My husband is a veteran who lost one of his brothers while serving in Afghanistan. It goes without saying, that for us, Memorial Day means more than a three-day weekend with barbeques. In our house, Memorial Day is a somber occasion where my husband remembers saying goodbye to his buddy, Kevin. While we try to honor Kevin's memory throughout the year, we decided to start a new tradition that would allow us to remember Kevin, and also honor fallen heroes we never had the opportunity to know.

First, my bonus daughter and I went out to find some natural rocks. We only meant to grab a few, but we ended up finding 20 rocks and brought them all home. Then it was time to raid the craft closet to get all of our paints and brushes organized. Together, we painted rocks and wrote special messages for -what the little referred to as- "the soldiers who died for us."

I wasn't sure where, or even if, there was a Veteran's Cemetery in the Treasure Valley, but luckily I saw someone post on Facebook about a special Memorial Day ceremony at Idaho State Veterans Cemetery in Boise. So we made the trip. When we got there, we could could see American flags for what looked like miles on the graves of all of those who served. It was beautiful.

We started walking around looking for headstones to place our little "Thank You" rocks on. The little started to read a headstone that said "Unknown." When we explained that there were some soldiers that were buried there that couldn't be identified and didn't have a family to honor them, she didn't even hesitate. She grabbed a rock, set it down and said, "they deserve one."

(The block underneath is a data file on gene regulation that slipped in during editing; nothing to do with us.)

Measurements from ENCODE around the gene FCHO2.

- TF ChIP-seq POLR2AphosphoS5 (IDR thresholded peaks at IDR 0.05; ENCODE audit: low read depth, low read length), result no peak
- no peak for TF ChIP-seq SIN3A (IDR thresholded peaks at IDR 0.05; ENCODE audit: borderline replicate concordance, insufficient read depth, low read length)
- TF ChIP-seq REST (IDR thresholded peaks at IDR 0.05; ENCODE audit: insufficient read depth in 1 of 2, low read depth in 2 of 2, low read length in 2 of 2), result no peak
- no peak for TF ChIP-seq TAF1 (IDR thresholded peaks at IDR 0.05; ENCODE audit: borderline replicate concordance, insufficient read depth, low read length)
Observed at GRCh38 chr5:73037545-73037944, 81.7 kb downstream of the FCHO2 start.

So, on we went reading names, ranks, wars they served in, their birth dates...all while explaining to the little about the history of the wars and answering questions she had. My husband is an infantryman, and happened to find what he referred to as "a founding father" (a fellow infantryman that came before him." He cleaned off the headstone, tidied up the flowers, and placed a rock down. It was emotional.

We kept going. Placing more rocks down. Then we came across one soldier's headstone that made me choke up. It was a man that served in WWII, he died at 30 years young. See, I'm just 9 months shy of the 30-year milestone. It hit me hard. We set down all the rocks and were glad we went crazy, in, fact, we wished we'd made more.

After an already powerful afternoon, something happened that made us realize that this tradition we'd just started meant more than we knew. We got in the car, what broke the silence was her little voice from the backseat, "Wow, just wow. I didn't know it was going to feel like that."